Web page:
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Ear Nose Throat J. 2000 Aug;79(8):552-4, 556, 558 passim.

Persistent measles virus infection as a possible cause of otosclerosis: state of the art.

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Department of Otorhinolaryngology-Head and Neck Surgery, Klinikum r.d. Isar, Technische Universit├Ąt, Munich, Germany.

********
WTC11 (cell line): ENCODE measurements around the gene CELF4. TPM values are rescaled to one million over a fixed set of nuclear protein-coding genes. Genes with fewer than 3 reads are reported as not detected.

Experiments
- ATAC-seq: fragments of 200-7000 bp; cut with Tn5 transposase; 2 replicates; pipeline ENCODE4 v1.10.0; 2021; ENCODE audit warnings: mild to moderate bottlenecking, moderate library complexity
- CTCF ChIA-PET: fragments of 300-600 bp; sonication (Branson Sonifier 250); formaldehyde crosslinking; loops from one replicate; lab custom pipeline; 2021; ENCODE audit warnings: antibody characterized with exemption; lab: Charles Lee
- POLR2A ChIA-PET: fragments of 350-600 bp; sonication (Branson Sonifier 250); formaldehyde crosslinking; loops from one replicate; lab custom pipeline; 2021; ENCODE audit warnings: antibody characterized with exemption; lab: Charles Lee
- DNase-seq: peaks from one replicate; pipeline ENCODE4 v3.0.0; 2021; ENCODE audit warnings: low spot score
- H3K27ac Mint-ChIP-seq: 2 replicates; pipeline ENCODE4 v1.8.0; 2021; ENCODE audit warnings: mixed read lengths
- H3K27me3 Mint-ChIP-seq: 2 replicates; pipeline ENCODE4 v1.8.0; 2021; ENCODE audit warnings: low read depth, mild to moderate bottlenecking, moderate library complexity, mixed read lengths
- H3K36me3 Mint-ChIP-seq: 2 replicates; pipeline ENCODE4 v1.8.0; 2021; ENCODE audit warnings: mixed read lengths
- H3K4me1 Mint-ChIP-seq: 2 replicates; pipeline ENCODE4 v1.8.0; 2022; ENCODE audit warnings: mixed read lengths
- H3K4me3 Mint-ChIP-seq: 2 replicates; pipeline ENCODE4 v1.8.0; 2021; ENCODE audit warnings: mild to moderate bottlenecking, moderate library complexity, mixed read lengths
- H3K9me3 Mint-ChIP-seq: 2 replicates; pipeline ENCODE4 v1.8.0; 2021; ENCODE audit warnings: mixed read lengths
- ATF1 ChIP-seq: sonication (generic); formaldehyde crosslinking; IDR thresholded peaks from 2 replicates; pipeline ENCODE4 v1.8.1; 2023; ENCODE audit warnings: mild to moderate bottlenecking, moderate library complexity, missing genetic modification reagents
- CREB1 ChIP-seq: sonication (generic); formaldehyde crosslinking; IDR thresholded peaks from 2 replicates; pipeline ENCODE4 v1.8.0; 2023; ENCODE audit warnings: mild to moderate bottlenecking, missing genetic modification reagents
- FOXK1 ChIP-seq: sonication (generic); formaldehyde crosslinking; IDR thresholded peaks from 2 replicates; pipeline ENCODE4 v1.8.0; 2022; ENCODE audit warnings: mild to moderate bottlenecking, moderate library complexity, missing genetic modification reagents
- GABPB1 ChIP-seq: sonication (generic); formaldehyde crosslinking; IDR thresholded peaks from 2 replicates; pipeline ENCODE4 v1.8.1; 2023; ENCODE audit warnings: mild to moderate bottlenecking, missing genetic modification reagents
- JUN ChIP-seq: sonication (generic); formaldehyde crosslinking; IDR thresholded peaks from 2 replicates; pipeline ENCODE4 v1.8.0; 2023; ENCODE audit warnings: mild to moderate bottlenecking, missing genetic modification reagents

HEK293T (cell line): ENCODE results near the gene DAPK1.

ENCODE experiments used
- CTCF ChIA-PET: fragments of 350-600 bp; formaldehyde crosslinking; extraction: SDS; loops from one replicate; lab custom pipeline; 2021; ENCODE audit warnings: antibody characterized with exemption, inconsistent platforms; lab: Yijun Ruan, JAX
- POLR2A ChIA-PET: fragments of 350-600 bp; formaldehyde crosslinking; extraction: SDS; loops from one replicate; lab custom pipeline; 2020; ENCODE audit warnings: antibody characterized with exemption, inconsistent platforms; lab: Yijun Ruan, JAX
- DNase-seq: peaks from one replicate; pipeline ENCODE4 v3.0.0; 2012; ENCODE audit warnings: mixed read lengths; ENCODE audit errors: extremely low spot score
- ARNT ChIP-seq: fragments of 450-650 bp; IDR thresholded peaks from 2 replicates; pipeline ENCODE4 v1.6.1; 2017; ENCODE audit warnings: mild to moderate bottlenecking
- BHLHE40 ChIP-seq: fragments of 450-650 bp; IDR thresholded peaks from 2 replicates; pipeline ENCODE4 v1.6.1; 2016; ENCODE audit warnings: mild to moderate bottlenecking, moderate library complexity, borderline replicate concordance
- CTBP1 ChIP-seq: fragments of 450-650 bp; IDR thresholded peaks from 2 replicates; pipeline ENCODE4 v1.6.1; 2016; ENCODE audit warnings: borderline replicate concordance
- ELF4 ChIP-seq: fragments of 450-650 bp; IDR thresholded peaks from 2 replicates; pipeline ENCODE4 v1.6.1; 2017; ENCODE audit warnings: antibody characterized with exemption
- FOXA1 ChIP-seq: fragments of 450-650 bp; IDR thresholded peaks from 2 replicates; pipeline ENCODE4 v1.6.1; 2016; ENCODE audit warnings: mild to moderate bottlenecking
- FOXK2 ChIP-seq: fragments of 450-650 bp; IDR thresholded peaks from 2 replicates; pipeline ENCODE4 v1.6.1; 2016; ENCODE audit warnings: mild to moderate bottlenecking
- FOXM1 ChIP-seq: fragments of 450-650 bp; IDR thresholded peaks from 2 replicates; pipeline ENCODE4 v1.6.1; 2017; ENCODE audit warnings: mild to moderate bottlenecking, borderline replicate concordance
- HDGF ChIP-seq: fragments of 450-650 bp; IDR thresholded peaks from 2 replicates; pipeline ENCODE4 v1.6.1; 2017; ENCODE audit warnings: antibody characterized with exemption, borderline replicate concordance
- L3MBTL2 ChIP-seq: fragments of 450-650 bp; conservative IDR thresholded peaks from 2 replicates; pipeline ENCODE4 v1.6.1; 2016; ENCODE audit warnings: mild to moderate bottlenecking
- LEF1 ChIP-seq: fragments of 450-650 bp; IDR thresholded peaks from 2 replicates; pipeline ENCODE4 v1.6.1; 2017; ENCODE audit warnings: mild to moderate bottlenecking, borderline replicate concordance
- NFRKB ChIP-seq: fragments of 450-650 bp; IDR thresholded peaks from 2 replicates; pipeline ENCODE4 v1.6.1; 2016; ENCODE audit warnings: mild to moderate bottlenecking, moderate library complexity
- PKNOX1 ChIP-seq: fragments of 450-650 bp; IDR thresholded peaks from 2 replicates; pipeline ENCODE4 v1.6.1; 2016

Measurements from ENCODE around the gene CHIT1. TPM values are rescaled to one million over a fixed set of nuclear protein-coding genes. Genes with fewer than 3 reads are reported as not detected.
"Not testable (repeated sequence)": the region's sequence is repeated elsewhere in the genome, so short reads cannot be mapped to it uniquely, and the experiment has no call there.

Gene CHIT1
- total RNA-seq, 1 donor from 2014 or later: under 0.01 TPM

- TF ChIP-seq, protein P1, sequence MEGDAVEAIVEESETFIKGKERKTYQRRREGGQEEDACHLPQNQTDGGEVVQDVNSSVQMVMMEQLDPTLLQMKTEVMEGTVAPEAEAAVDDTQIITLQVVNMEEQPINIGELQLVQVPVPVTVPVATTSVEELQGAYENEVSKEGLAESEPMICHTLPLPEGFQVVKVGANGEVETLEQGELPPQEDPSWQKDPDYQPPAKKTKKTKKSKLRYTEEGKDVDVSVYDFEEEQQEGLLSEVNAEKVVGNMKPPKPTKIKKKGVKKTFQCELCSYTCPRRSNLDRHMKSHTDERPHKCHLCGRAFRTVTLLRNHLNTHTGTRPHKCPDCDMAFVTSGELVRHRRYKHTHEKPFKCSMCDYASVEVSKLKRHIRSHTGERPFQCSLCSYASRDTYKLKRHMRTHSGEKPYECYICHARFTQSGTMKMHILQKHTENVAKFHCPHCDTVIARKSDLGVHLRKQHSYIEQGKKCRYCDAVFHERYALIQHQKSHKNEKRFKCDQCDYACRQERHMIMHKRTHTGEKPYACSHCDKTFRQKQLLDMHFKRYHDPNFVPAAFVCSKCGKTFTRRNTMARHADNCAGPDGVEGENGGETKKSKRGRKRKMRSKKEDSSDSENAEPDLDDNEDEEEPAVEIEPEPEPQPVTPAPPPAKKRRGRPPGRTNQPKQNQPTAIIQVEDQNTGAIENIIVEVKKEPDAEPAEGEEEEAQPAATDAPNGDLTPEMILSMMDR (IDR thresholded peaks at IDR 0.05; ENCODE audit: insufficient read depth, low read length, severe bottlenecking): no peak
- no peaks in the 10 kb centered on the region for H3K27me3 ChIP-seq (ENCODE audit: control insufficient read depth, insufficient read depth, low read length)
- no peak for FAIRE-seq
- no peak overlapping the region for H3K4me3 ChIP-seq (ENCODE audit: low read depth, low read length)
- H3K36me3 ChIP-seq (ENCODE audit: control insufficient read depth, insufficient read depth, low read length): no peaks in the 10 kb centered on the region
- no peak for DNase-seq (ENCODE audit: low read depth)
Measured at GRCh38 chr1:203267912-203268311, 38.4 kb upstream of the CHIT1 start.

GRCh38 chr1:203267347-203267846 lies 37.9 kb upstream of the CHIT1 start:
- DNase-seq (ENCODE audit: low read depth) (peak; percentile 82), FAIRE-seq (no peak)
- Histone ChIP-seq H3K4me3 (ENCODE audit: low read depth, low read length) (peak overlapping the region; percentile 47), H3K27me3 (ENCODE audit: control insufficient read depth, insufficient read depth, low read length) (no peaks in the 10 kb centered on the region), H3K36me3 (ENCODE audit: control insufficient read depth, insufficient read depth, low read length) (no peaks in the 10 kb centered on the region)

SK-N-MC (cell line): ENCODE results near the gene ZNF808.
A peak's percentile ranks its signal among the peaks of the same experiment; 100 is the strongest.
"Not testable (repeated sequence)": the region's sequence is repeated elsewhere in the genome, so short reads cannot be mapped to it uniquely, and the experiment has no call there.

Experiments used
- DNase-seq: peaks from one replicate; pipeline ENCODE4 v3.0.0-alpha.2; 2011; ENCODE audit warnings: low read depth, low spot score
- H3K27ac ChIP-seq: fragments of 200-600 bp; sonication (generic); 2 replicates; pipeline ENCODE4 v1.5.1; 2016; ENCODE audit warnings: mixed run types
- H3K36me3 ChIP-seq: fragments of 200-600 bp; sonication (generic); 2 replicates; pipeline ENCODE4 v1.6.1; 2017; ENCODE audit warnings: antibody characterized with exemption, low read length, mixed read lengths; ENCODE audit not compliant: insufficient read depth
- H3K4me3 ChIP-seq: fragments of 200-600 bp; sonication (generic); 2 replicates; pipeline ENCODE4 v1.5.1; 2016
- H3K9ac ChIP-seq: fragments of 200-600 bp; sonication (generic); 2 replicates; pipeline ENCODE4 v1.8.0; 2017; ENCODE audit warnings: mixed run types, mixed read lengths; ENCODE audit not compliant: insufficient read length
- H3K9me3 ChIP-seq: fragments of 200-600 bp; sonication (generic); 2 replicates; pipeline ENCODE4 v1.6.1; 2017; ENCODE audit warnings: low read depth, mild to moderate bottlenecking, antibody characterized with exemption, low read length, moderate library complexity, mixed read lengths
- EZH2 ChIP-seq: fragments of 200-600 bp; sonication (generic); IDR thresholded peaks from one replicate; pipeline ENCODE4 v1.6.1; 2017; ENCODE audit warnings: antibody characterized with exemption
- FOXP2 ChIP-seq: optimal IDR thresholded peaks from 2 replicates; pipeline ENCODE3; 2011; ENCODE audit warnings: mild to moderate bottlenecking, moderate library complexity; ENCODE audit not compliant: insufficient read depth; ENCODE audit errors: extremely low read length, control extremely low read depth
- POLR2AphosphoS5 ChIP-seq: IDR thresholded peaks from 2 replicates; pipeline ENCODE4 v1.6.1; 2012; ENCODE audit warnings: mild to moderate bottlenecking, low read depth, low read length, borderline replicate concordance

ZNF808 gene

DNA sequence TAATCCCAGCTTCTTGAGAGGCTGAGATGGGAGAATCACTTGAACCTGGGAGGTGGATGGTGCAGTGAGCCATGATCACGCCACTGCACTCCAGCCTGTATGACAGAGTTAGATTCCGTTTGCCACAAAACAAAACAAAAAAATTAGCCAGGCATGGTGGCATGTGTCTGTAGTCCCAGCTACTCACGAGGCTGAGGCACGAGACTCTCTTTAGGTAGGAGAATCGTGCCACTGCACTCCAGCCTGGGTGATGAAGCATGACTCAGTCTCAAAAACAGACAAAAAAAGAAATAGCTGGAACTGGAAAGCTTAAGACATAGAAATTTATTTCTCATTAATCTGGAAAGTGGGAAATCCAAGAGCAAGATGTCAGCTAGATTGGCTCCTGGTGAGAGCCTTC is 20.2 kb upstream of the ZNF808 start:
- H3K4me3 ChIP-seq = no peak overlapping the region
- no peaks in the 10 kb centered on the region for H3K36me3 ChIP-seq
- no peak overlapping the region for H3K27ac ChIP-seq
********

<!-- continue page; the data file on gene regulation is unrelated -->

The etiopathogenesis of otosclerosis is still largely unexplained and remains controversial. Morphologic examinations have shown the presence of a chronic inflammation in otosclerotic tissue. Among the proposed explanations for this inflammation are an immunologic reaction against collagen, mutations of collagen gene 1A1, and a viral infection. In this paper, we focus on the role of measles virus in otosclerosis, and we review the current literature, devoting particular attention to a suspected paramyxoviral etiopathogenesis in Paget's disease. Our examination of footplate fragments by reverse transcription polymerase chain reaction testing in 95 patients with otosclerosis revealed the presence of measles virus RNA in 83% of cases. Quantification of measles virus immunoglobulin G (IgG) in otosclerosis patients indicated that the ratio of antimeasles virus IgG in total IgG was higher in perilymph than in serum. Furthermore, an almost identical incidence of otosclerosis and measles virus-caused mortality in women suggests that women are more susceptible to measles virus infection. Finally, since the introduction of the measles virus vaccination program in Europe, there has been a decline in the incidence of otosclerosis. Moreover, the average age of patients at diagnosis and surgery at our hospital has increased to 54 years. Our findings, when they are considered along with findings regarding the presence of paramyxoviral RNA in Paget's disease, support the hypothesis that measles virus is involved in the etiopathogenesis of otosclerosis.

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